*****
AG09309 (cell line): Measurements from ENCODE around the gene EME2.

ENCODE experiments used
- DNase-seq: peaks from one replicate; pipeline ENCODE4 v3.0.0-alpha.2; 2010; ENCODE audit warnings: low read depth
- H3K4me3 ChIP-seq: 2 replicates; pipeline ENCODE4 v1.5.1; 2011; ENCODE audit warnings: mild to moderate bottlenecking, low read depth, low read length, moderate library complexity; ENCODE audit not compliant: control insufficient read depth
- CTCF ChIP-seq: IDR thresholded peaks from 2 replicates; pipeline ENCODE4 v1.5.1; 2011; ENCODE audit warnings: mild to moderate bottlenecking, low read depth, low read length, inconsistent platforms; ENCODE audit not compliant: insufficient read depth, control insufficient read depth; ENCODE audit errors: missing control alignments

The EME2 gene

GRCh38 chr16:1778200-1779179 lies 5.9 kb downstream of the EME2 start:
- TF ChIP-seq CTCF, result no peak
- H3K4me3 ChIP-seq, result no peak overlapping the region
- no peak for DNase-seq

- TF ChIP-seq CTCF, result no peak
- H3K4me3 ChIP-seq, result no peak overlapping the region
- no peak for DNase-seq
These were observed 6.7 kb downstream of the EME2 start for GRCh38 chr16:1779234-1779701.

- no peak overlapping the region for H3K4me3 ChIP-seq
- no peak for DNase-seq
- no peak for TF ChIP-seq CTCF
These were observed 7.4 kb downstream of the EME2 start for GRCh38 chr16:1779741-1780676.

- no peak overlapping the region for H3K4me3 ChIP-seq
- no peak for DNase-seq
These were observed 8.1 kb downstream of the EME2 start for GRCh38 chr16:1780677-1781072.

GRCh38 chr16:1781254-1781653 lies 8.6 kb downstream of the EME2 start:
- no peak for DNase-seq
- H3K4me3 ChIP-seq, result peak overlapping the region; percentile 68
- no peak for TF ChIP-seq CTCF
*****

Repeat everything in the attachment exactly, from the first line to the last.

AG09309 (cell line): Measurements from ENCODE around the gene EME2.

ENCODE experiments used
- DNase-seq: peaks from one replicate; pipeline ENCODE4 v3.0.0-alpha.2; 2010; ENCODE audit warnings: low read depth
- H3K4me3 ChIP-seq: 2 replicates; pipeline ENCODE4 v1.5.1; 2011; ENCODE audit warnings: mild to moderate bottlenecking, low read depth, low read length, moderate library complexity; ENCODE audit not compliant: control insufficient read depth
- CTCF ChIP-seq: IDR thresholded peaks from 2 replicates; pipeline ENCODE4 v1.5.1; 2011; ENCODE audit warnings: mild to moderate bottlenecking, low read depth, low read length, inconsistent platforms; ENCODE audit not compliant: insufficient read depth, control insufficient read depth; ENCODE audit errors: missing control alignments

The EME2 gene

GRCh38 chr16:1778200-1779179 lies 5.9 kb downstream of the EME2 start:
- TF ChIP-seq CTCF, result no peak
- H3K4me3 ChIP-seq, result no peak overlapping the region
- no peak for DNase-seq

- TF ChIP-seq CTCF, result no peak
- H3K4me3 ChIP-seq, result no peak overlapping the region
- no peak for DNase-seq
These were observed 6.7 kb downstream of the EME2 start for GRCh38 chr16:1779234-1779701.

- no peak overlapping the region for H3K4me3 ChIP-seq
- no peak for DNase-seq
- no peak for TF ChIP-seq CTCF
These were observed 7.4 kb downstream of the EME2 start for GRCh38 chr16:1779741-1780676.

- no peak overlapping the region for H3K4me3 ChIP-seq
- no peak for DNase-seq
These were observed 8.1 kb downstream of the EME2 start for GRCh38 chr16:1780677-1781072.

GRCh38 chr16:1781254-1781653 lies 8.6 kb downstream of the EME2 start:
- no peak for DNase-seq
- H3K4me3 ChIP-seq, result peak overlapping the region; percentile 68
- no peak for TF ChIP-seq CTCF